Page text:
Brand and Other Names:Brovana, Erdotin
- Classes: Beta2 Agonists
Dosing & Uses
Dosage Forms & Strengths
Chronic Obstructive Pulmonary Disease
15 mcg inhaled via nebulization twice daily (AM & PM)
Not to exceed 30 mcg/day
Dose adjustment not necessary
Use caution; systemic drug exposure prolonged; dose adjustment not necessary
Saftety and efficacy not established
Serious - Use Alternative
Significant - Monitor Closely
Back pain (6%)
Chest pain (7%)
Flu syndrome (3%)
Leg cramps (4%)
Lung disorder (2%)
Peripheral edema (3%)
Black Box Warnings
Long-acting beta2-adrenergic agonists (LABAs), such as arformoterol, may increase the risk of asthma-related deaths; therefore, when treating patients with asthma, this drug should only be used as additional therapy for patients not adequately controlled on other asthma controller medications (eg, low-to-medium dose inhaled corticosteroids) or whose disease severity clearly warrants initiation of treatment with 2 maintenance therapies, including LABAs
Because of this risk, use of LABAs for the treatment of asthma without a concomitant long-term asthma control medication, such as an inhaled corticosteroid, is contraindicated
Once asthma control is achieved and maintained, assess the patient at regular intervals and step down therapy (eg, discontinue LABA) if possible without loss of asthma control, and maintain the patient on a long-term asthma control medication, such as an inhaled corticosteroid
Do not use LABAs if asthma is adequately controlled on low or medium dose inhaled corticosteroids
Available data from controlled clinical trials suggest that LABA increase the risk of asthma-related hospitalization in pediatric and adolescent patients; for pediatric and adolescent patients with asthma who require addition of a LABA to an inhaled corticosteroid, a fixed-dose combination product containing both an inhaled corticosteroid and LABA should ordinarily be considered to ensure adherence with both drugs
Safety and efficacy of arformoterol in patients with asthma not established
Hypersensitivity to arformoterol or formoterol, or any ingredients
Concurrency with other long-acting beta2-agonists
Treatment of asthma without a concomitant long-term asthma control medication, such as an inhaled corticosteroid
May cause paradoxical bronchospasm
Long-acting beta2-agonists may increase risk of asthma-related death
Use caution in cardiovascular disorder (arrhythmias, HTN, CAD), hepatic impairment, hypokalemia, thyrotoxicosis, seizure disorders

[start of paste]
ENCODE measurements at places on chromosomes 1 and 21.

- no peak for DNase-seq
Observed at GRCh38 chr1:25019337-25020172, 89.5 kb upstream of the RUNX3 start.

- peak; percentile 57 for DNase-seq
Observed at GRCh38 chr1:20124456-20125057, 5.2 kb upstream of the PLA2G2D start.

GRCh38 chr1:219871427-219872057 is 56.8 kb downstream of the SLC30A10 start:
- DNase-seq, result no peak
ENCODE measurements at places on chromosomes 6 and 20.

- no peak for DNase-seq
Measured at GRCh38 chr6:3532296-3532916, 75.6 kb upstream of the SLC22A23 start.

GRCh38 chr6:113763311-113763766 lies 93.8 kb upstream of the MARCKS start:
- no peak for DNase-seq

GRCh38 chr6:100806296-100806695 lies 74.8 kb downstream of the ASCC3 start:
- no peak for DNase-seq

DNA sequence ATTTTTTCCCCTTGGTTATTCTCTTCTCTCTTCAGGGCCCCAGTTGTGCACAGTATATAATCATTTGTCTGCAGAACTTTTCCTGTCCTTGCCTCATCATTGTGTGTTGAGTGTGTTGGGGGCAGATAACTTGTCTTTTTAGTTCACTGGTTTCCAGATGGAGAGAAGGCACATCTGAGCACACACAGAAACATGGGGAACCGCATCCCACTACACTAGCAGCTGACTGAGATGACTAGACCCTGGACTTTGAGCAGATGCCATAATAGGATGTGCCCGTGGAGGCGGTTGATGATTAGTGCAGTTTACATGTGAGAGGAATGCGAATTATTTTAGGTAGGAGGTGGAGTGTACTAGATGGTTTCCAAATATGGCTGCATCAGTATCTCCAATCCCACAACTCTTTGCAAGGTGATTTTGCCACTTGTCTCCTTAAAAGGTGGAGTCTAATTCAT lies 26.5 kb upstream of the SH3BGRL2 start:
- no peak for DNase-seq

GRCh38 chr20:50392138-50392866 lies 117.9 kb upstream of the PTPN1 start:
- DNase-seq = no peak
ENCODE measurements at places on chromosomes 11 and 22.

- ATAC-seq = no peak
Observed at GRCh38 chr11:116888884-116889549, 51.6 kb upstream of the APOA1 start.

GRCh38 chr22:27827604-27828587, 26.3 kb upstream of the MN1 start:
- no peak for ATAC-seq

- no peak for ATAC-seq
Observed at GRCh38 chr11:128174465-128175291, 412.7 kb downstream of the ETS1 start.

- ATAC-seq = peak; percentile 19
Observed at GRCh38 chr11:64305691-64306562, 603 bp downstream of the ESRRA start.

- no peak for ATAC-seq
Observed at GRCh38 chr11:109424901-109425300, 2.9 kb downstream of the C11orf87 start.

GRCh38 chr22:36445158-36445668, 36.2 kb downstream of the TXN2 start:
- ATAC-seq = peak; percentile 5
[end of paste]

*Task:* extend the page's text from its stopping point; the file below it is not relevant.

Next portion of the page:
Risk of hypokalemia (usu transient not requiring supplementation)
Combined with asthma controller medication (e.g., inhaled corticosteroid)
Use only if not adequately controlled by asthma controller medications
Use only for shortest duration of time
Beta2-agonists may increase serum glucose (use with caution in patients with diabetes)
Pregnancy & Lactation
Pregnancy Category: C
Lactation: Not known if excreted in breast milk, use caution
A:Generally acceptable. Controlled studies in pregnant women show no evidence of fetal risk.
B:May be acceptable. Either animal studies show no risk but human studies not available or animal studies showed minor risks and human studies done and showed no risk.
C:Use with caution if benefits outweigh risks. Animal studies show risk and human studies not available or neither animal nor human studies done.
D:Use in LIFE-THREATENING emergencies when no safer drug available. Positive evidence of human fetal risk.
X:Do not use in pregnancy. Risks involved outweigh potential benefits. Safer alternatives exist.
NA:Information not available.
Mechanism of Action
Long-acting beta2-agonist, R,R-enantiomer of racemic formoterol; relaxes bronchial smooth muscle by acting selectively on beta2-receptors
Excretion: Urine (67%); feces (22%)
Onset: 7-20 min
Peak plasma time: 0.5-3hr
Peak Plasma: 4.3 pg/mL
AUC: 34.5 pg.hr/mL
Protein Bound: 52-65%
Metabolism: uridine diphosphoglucuronosyltransferases (glucuronidation), CYP2D6, CYP2C19 (O-demethylation)
Renal Clearance: 8.9 L/hr
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